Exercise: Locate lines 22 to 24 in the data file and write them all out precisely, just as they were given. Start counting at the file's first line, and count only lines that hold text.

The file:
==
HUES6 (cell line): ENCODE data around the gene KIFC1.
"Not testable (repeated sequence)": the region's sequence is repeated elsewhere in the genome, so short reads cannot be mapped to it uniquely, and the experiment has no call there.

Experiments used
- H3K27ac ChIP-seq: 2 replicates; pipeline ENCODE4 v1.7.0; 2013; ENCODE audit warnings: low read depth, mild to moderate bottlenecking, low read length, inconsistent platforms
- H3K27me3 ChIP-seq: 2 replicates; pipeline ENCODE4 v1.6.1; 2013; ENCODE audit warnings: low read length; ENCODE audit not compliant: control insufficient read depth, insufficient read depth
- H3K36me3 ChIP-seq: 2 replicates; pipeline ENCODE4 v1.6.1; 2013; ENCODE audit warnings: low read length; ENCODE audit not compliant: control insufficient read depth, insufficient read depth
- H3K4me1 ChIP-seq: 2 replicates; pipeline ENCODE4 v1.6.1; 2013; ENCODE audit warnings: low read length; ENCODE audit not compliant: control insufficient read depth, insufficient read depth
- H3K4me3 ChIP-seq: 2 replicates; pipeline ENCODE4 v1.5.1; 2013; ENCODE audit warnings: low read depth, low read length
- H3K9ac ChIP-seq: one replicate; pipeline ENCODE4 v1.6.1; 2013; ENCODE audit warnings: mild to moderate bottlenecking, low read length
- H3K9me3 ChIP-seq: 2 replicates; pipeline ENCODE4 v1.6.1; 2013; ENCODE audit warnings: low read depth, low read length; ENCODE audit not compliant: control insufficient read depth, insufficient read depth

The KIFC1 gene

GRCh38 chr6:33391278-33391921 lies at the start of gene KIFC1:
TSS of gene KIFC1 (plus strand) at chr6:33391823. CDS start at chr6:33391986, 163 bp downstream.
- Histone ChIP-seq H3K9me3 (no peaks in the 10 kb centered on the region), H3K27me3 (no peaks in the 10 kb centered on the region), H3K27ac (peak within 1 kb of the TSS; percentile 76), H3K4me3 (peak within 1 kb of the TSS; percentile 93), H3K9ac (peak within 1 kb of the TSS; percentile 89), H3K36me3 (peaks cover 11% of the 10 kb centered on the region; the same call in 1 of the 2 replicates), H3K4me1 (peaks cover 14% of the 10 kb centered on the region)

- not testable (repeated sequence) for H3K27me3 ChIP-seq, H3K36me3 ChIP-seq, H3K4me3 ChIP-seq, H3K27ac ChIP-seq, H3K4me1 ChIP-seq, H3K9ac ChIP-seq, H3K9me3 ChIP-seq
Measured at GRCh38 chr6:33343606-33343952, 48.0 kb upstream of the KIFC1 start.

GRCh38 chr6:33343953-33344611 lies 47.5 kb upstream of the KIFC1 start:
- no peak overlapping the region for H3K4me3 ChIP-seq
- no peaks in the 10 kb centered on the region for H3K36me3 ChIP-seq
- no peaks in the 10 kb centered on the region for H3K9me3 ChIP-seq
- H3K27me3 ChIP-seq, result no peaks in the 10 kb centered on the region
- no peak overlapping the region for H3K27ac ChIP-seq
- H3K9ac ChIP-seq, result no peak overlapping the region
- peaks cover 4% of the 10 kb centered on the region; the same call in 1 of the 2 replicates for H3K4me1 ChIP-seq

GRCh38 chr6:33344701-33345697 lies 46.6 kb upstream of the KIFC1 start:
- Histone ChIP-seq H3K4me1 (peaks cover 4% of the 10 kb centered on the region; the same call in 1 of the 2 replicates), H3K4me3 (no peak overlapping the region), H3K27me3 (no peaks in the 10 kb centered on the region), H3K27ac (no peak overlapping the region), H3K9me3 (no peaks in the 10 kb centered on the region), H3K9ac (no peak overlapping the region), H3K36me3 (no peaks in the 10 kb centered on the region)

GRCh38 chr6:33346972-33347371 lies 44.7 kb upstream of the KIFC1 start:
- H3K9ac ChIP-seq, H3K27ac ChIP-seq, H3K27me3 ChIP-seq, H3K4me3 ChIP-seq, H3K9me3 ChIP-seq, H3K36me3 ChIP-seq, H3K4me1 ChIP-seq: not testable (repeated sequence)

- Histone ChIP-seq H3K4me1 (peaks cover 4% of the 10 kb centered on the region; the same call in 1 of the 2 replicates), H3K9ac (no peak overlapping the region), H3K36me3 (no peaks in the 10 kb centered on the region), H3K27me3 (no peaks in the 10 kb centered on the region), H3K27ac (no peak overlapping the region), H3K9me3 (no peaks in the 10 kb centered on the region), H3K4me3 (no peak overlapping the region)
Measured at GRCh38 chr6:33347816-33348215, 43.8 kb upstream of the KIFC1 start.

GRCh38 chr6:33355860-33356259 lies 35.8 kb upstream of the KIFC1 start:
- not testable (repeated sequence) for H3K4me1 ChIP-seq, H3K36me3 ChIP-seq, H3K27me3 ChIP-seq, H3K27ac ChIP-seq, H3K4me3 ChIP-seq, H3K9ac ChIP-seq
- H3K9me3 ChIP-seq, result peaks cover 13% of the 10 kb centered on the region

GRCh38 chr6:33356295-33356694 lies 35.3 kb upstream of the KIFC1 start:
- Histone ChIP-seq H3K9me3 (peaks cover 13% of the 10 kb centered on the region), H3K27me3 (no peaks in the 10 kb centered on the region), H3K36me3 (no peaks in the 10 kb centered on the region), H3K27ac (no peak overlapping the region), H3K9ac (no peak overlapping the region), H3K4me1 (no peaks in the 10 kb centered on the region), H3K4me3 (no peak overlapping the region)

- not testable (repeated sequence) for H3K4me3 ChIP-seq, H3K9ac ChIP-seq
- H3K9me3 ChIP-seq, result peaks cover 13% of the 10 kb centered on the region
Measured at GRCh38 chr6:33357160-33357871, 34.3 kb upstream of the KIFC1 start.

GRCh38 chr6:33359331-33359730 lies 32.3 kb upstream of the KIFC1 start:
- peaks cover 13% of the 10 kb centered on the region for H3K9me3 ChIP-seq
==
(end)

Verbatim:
- no peak overlapping the region for H3K27ac ChIP-seq
- H3K9ac ChIP-seq, result no peak overlapping the region
- peaks cover 4% of the 10 kb centered on the region; the same call in 1 of the 2 replicates for H3K4me1 ChIP-seq